This talk will be more analytic and contains <50% overlap with my talk last Thursday.

15400

Thursday 9/13 1:00 PM

Leonardo Abbrescia, MSU

Newton's method and periodic solutions of nonlinear wave equations
 Leonardo Abbrescia, MSU
 Newton's method and periodic solutions of nonlinear wave equations
 09/13/2018
 1:00 PM  2:00 PM
 C304 Wells Hall
We will introduce the paper of Walter Craig and C. E. Wayne of the same name as the title of the talk. We will hopefully cover the first eleven pages.

13292

Thursday 9/13 2:00 PM

Rita Gitik, Michigan

On Tame Subgroups of Finitely Presented Groups
 Rita Gitik, Michigan
 On Tame Subgroups of Finitely Presented Groups
 09/13/2018
 2:00 PM  2:50 PM
 C304 Wells Hall
We describe several examples of tame subgroups of finitely presented groups and prove that the fundamental groups of certain finite graphs of groups are locally tame.

15393

Thursday 9/13 3:00 PM

Dylan Rupel, MSU

The Combinatorics of Compatible Pairs
 Dylan Rupel, MSU
 The Combinatorics of Compatible Pairs
 09/13/2018
 3:00 PM  4:00 PM
 C117 Wells Hall
Abstract: Compatible subsets of edges in a maximal Dyck path were introduced by Lee, Li, and Zelevinsky as a tool for constructing nice bases for rank two cluster algebras. In this talk, I will present a generalization of this combinatorics and give two applications. The first application is a combinatorial construction of noncommutative rank two generalized cluster variables which proves a conjecture of Kontsevich. The second application gives a combinatorial description of the cells in an affine paving of rank two quiver Grassmannians, this part is joint work with Thorsten Weist.

15384

Thursday 9/13 4:10 PM


Postdoc Lightning Talks

 Postdoc Lightning Talks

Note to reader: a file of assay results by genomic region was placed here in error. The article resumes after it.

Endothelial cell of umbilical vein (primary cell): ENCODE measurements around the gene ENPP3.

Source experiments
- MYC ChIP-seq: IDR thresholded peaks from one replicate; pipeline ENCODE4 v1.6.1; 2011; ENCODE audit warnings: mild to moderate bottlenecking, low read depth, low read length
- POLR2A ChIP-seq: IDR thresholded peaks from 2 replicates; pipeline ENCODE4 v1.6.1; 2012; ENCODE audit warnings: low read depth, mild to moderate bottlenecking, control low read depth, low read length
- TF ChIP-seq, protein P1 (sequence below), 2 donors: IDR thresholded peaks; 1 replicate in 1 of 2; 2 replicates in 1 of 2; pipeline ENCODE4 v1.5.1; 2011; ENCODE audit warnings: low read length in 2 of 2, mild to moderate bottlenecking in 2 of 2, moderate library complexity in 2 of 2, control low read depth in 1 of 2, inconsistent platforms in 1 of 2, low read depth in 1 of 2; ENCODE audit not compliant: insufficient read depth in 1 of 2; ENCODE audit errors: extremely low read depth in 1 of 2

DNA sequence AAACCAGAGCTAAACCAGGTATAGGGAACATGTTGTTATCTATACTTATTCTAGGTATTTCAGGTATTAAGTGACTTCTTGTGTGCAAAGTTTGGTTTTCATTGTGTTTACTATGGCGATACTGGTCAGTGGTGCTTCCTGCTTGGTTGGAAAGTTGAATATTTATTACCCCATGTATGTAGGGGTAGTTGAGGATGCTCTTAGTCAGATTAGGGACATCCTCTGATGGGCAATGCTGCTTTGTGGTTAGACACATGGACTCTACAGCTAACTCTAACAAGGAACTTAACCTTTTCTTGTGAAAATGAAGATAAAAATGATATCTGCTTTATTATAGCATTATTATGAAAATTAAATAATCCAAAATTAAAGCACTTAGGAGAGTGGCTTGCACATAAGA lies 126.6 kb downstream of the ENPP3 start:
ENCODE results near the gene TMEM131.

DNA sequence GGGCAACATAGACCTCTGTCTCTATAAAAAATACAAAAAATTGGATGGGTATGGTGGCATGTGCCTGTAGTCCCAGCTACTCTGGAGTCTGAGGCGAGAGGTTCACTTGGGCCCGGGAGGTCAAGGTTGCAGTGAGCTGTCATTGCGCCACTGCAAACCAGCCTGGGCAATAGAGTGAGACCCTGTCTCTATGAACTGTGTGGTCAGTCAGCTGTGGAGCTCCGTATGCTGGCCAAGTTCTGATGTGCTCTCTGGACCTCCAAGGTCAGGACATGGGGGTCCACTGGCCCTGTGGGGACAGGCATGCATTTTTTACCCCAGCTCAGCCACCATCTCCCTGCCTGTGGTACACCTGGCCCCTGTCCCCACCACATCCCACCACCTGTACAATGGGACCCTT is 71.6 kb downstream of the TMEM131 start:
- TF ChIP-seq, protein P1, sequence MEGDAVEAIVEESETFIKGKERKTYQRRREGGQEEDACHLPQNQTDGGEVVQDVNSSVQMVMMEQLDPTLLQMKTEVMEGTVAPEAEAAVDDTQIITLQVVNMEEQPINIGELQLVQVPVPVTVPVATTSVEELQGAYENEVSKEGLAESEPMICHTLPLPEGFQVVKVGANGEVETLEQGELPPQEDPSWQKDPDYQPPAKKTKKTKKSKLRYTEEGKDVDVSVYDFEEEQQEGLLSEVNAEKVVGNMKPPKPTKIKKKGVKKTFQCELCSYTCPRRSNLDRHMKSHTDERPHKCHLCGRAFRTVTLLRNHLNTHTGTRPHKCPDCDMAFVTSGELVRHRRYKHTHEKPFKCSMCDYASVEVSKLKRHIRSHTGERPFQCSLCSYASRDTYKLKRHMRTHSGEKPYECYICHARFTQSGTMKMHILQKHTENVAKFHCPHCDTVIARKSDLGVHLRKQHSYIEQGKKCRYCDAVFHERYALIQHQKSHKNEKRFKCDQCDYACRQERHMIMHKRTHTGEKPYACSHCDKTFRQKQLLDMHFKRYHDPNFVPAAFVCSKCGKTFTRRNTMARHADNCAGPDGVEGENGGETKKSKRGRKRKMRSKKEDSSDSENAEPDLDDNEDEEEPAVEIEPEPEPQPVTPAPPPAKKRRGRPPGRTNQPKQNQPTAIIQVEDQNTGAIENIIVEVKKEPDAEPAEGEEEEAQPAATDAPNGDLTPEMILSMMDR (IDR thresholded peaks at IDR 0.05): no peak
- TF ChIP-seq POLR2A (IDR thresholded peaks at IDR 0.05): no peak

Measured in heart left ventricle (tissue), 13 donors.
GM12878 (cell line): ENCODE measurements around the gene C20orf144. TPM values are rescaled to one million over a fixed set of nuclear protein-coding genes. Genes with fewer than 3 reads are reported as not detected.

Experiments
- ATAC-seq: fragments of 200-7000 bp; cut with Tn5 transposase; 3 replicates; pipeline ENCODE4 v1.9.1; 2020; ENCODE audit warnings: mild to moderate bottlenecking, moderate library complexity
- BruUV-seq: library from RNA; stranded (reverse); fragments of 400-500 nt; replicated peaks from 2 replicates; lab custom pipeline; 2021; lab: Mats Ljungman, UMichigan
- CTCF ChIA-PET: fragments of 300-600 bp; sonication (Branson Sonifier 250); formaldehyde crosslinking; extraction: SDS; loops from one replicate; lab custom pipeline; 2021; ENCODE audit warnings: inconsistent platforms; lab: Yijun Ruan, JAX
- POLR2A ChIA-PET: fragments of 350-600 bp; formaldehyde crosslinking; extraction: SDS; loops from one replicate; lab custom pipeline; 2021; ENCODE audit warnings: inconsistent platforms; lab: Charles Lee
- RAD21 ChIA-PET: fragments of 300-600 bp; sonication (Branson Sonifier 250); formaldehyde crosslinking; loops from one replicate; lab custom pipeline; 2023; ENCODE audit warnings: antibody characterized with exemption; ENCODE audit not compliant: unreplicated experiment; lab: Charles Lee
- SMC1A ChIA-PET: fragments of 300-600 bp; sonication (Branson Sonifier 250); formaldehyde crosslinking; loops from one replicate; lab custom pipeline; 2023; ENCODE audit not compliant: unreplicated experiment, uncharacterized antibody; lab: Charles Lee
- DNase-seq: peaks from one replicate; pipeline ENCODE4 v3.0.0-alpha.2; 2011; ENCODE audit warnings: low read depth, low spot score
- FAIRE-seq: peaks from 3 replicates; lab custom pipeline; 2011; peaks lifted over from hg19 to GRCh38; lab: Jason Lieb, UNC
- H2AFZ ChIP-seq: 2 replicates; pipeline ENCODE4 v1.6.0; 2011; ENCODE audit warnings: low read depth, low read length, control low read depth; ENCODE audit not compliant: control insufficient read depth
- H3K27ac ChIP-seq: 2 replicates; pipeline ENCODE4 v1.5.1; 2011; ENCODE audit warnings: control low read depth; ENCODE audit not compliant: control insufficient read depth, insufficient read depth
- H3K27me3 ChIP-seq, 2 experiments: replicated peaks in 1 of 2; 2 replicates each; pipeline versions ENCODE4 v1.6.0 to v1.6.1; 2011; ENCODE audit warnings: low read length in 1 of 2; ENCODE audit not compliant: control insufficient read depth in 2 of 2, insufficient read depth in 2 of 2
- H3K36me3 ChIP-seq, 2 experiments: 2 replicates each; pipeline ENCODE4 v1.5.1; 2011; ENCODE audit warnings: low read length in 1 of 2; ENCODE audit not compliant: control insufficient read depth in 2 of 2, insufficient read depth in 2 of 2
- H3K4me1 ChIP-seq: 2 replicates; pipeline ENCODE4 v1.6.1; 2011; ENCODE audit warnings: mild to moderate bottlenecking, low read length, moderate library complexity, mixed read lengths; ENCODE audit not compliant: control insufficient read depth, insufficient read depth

09/13/2018
 4:10 PM  5:00 PM
 C304 Wells Hall
No abstract available.

14376

Friday 9/14 4:10 PM

Dongwook Lee, University of California, Santa Cruz

New Polynomialfree, Variable Highorder Methods using Gaussian Process Modeling for CFD
 Dongwook Lee, University of California, Santa Cruz
 New Polynomialfree, Variable Highorder Methods using Gaussian Process Modeling for CFD
 09/14/2018
 4:10 PM  5:00 PM
 1502 Engineering Building
In this talk, an entirely new class of highorder numerical algorithms for computational fluid dynamics is introduced. The new method is based on the Gaussian Processes (GP) modeling that generalizes the Gaussian probability distribution. The new approach is to adopt the idea of the GP prediction technique which utilizes the covariance kernel functions and use it to interpolate and/or reconstruct highorder approximations for computational fluid dynamics simulations. The new GP highorder method is proposed as a new numerical highorder formulation in finite difference and finite volume frameworks, alternative to the conventional polynomialbased approaches.

15404

Monday 9/17 1:00 PM

Joshua Ruiter, MSU

Absolute Values and Ostrowski's Theorem
 Joshua Ruiter, MSU
 Absolute Values and Ostrowski's Theorem
 09/17/2018
 1:00 PM  1:50 PM
 C517 Wells Hall
The notion of an absolute value function can be generalized to arbitrary fields; one example is the padic absolute value on the rational. Ostrowski's theorem classifies all absolute values on the rationals. An absolute value induces a metric in a natural way, so we can "complete" a field with respect to a given absolute value. We'll also discuss the close relationship between absolute values and discrete valuation rings.

14371

Monday 9/17 4:10 PM

Selman Akbulut, MSU

Where do SeibergWitten equations come from?
 Selman Akbulut, MSU
 Where do SeibergWitten equations come from?